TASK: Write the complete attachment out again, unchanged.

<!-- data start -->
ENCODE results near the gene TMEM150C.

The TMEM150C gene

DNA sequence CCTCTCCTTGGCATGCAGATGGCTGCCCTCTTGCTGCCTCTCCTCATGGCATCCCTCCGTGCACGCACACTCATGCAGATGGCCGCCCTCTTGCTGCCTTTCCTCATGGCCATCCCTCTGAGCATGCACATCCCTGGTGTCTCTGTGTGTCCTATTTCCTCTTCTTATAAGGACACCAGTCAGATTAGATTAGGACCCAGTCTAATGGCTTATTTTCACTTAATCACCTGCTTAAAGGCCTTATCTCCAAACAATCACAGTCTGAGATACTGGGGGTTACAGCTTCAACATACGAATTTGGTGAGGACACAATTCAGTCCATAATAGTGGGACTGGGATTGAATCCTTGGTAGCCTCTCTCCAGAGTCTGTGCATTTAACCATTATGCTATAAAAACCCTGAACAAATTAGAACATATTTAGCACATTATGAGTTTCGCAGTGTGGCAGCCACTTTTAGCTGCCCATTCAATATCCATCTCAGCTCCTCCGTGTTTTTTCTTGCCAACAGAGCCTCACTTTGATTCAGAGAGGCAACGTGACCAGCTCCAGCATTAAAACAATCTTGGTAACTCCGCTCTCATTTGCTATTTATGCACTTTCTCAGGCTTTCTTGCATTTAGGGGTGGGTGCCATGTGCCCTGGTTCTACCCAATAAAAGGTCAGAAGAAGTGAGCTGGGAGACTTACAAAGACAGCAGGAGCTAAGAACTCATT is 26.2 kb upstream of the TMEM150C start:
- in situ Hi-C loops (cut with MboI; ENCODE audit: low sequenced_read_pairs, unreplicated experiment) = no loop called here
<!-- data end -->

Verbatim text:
ENCODE results near the gene TMEM150C.

The TMEM150C gene

DNA sequence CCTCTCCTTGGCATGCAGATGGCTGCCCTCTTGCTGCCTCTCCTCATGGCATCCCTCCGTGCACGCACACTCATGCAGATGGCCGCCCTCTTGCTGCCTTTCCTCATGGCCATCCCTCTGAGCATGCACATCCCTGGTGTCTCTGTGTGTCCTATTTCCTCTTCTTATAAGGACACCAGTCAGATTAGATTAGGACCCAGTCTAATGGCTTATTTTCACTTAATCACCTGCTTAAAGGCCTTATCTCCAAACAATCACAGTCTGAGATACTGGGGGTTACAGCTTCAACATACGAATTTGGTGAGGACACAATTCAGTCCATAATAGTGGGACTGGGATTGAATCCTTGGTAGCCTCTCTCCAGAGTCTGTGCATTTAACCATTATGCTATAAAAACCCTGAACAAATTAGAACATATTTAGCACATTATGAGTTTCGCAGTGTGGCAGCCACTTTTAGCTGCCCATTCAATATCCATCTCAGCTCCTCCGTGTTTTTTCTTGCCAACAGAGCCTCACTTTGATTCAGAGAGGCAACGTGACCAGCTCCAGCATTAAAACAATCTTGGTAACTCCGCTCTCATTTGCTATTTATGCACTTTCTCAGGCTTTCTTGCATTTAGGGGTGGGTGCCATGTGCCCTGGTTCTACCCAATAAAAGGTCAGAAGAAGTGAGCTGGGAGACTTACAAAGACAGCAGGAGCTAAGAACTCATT is 26.2 kb upstream of the TMEM150C start:
- in situ Hi-C loops (cut with MboI; ENCODE audit: low sequenced_read_pairs, unreplicated experiment) = no loop called here